Mathematics is very object oriented, you can have a symbol such as F to represent a set of steps. You can define how F behaves in different circumstances with basic operators such as +, or x or, division. Mathematicians like to modularise equations into truths, which they then later simply plug into other equations to make larger equations.

If you take a sample of a signal f(x) using an Analogue to Digital Converter then you have the amplitude value of the signal at time t. Taking continuous samples at regular periods gives you the amplitudes at various times t. You could plot this data with amplitude on the y axis and time on the x axis and it would give you an approximate picture of the signal. Therefore the data that you have is said to be in the time domain. This is really basic stuff and not rocket science as it is made out to be.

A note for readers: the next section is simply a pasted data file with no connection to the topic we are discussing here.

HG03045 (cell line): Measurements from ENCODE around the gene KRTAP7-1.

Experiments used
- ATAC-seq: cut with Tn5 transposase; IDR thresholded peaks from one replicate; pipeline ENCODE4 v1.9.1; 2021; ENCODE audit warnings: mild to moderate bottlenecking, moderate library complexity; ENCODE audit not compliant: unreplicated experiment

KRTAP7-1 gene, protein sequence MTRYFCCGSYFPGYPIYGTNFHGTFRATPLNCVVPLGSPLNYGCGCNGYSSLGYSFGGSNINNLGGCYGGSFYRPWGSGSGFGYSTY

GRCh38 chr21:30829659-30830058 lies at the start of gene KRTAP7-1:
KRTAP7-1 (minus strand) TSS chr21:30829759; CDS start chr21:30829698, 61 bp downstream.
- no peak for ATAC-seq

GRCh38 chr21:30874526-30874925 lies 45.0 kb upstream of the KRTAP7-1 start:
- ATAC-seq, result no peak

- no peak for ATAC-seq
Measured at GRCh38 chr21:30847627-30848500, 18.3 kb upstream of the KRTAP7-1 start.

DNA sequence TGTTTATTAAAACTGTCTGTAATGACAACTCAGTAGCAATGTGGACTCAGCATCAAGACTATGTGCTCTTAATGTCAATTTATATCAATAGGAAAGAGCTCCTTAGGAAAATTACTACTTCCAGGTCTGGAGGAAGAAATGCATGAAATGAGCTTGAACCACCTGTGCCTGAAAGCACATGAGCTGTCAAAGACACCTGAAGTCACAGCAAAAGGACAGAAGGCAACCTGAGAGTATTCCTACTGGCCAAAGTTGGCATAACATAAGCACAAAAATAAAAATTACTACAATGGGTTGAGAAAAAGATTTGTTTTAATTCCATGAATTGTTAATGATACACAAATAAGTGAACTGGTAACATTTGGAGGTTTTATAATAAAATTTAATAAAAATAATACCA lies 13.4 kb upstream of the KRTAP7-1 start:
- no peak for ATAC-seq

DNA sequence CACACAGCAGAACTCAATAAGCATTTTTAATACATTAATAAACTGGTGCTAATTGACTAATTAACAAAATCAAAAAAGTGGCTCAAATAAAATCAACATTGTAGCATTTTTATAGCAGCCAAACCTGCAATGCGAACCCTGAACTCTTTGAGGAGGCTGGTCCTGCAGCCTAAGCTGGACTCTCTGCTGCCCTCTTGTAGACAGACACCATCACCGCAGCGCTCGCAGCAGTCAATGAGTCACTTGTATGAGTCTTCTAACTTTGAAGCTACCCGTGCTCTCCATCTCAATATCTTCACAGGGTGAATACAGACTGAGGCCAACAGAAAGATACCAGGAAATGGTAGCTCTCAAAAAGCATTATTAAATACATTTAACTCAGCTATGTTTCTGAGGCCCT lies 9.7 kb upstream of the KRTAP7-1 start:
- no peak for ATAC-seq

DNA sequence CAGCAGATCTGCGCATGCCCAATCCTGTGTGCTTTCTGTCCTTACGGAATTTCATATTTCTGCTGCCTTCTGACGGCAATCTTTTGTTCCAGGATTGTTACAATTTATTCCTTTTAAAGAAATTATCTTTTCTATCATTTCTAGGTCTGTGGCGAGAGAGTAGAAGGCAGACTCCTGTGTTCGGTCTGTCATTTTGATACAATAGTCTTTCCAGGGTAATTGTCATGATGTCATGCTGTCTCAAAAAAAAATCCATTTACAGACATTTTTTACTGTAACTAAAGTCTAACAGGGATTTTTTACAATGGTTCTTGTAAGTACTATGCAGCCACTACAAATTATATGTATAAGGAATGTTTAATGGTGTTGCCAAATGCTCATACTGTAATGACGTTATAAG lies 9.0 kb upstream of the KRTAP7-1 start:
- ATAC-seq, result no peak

What the Fourier transform F(x) does is to transform the data from being in the time domain to being in the frequency domain. Then, each piece of data signifies the power of a signal at a particular frequency. When you plot the transformed data you have power on the y axis and frequency on the x axis. Therefore the data is said to be in the frequency domain.

The transform involves sweeping through a range of frequencies. The transformed data then indicates how much of each frequency component is present in the data set.

I bet nobody has made it this easy to understand, because it really is that easy.

Function Symmetry

The above equation describes a symmetry. If you push your frequency domain data through the same process it transforms it all back to the time domain! This is a very useful feature in electronics and computing. Imagine you have a sound sample that contains noise, you could convert all the data from the time domain to frequency domain, plot a graph so you can see visually which frequency is the noise, remove the offending frequency, and then convert it all back to the time domain again and listen to it. Oops, I've just given away how a filter works...